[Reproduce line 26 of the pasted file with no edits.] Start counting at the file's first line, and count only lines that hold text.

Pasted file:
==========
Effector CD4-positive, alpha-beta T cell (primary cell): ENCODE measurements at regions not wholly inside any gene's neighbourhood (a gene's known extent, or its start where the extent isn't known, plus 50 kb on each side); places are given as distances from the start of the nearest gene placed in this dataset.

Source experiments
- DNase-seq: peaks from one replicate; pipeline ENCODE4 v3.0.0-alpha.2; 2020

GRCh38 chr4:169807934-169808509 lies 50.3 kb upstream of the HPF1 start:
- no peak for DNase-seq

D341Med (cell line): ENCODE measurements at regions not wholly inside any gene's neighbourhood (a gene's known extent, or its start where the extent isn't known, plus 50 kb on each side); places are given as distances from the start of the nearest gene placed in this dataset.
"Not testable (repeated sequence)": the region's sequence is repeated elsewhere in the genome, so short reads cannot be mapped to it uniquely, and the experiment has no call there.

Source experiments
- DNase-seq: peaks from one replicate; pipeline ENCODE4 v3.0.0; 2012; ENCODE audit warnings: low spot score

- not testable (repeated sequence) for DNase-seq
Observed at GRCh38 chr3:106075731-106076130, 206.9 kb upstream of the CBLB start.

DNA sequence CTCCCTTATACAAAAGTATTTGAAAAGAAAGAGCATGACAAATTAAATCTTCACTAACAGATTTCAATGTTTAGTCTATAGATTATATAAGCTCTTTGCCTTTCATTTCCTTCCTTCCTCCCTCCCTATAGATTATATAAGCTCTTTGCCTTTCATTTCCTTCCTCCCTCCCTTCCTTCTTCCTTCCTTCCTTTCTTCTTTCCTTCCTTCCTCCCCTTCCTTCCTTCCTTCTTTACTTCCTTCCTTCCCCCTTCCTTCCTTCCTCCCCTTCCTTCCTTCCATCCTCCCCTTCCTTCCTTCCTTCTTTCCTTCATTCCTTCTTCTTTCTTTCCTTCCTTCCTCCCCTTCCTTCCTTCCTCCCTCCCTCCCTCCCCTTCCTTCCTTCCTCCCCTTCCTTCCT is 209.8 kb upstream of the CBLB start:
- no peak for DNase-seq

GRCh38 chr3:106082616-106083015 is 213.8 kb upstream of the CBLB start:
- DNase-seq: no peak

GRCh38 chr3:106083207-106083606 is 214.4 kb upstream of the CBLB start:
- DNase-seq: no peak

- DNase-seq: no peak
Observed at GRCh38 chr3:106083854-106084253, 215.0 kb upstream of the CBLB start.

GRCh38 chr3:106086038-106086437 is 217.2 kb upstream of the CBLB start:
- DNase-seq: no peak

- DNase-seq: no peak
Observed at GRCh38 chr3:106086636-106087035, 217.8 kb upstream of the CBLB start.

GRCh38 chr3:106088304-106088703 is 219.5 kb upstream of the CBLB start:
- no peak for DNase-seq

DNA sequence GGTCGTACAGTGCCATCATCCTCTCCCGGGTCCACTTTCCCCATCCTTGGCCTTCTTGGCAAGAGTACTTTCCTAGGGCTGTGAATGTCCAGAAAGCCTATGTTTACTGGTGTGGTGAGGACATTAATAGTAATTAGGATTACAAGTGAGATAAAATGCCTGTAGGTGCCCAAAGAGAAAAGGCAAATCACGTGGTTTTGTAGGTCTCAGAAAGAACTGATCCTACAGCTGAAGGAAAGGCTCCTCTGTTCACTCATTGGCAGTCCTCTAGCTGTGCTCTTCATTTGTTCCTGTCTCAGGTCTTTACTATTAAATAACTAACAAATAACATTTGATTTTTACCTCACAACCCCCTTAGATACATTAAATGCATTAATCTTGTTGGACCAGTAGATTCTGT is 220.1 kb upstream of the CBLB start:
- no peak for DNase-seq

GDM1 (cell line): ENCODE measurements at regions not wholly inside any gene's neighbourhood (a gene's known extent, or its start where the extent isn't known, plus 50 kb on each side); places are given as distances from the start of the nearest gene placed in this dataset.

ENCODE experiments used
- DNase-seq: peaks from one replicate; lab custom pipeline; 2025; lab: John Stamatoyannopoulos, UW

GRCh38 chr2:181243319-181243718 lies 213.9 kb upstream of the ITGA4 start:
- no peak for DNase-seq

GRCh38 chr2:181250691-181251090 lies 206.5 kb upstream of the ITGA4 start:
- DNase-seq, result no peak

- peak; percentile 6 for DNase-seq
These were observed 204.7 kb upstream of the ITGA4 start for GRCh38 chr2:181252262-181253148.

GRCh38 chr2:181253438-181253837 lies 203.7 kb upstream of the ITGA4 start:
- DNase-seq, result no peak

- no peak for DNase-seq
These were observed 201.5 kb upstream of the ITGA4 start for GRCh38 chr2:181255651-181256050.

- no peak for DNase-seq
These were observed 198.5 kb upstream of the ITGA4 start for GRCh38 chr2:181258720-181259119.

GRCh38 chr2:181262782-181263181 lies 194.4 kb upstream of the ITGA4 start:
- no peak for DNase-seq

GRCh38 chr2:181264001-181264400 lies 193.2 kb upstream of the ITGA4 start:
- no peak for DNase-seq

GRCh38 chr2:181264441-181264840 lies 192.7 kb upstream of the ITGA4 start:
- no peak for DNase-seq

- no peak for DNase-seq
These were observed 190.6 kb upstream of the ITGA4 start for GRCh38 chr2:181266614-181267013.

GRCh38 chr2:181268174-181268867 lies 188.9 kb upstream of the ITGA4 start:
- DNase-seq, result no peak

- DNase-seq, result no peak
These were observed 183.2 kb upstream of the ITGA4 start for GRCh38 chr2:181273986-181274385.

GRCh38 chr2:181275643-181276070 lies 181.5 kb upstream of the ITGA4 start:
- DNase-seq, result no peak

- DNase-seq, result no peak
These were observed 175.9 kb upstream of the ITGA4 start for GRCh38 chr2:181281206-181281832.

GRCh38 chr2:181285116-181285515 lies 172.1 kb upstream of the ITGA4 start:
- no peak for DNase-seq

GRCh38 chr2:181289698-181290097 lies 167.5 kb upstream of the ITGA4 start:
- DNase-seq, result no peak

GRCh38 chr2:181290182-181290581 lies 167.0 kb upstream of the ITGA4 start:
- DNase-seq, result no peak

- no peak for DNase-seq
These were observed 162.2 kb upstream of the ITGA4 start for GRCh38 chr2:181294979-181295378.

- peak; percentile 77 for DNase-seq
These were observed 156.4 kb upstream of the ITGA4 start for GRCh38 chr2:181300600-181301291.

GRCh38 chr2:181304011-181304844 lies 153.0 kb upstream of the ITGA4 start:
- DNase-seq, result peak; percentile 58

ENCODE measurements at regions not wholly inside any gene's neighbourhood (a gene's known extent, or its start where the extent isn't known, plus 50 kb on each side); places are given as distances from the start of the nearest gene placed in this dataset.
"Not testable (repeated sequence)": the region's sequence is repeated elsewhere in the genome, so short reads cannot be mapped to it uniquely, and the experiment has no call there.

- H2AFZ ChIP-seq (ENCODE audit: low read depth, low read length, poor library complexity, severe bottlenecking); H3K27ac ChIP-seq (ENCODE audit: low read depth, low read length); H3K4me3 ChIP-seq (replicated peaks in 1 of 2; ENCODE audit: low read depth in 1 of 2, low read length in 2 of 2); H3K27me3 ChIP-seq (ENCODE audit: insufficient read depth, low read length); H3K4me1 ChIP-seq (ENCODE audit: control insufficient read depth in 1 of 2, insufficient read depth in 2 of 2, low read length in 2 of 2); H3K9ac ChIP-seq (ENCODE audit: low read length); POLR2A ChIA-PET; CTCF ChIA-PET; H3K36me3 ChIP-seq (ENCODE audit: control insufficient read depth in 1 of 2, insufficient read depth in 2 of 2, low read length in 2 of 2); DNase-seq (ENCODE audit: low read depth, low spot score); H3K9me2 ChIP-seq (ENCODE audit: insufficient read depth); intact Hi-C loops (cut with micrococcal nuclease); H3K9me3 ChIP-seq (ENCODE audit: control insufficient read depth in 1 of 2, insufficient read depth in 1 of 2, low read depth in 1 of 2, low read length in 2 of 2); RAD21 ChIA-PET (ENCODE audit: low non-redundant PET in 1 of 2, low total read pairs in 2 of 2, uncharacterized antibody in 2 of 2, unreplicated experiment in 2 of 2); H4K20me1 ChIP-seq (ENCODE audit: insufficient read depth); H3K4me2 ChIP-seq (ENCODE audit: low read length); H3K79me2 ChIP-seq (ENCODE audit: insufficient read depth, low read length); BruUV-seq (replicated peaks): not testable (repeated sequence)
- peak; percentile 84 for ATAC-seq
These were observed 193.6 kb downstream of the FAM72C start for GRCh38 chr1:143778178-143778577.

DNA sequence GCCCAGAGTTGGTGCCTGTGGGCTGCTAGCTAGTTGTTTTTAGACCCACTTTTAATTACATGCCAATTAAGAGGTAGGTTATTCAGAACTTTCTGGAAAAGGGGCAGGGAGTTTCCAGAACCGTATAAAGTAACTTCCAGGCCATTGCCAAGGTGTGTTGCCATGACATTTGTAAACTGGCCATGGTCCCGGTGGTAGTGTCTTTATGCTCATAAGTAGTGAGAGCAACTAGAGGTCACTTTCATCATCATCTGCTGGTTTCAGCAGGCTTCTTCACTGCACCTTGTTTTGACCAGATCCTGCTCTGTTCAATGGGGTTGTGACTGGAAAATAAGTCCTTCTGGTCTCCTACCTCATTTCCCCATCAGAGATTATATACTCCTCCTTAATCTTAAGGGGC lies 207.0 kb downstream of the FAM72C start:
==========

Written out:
DNA sequence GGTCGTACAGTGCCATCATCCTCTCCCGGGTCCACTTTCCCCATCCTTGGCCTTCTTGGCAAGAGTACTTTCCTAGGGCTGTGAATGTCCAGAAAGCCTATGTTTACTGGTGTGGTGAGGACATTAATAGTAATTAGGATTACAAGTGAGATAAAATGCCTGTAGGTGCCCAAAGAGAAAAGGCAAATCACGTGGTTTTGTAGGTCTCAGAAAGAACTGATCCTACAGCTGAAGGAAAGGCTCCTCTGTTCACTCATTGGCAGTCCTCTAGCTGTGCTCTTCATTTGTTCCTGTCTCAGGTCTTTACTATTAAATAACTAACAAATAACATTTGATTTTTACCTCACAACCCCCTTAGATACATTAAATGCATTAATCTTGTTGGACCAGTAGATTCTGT is 220.1 kb upstream of the CBLB start: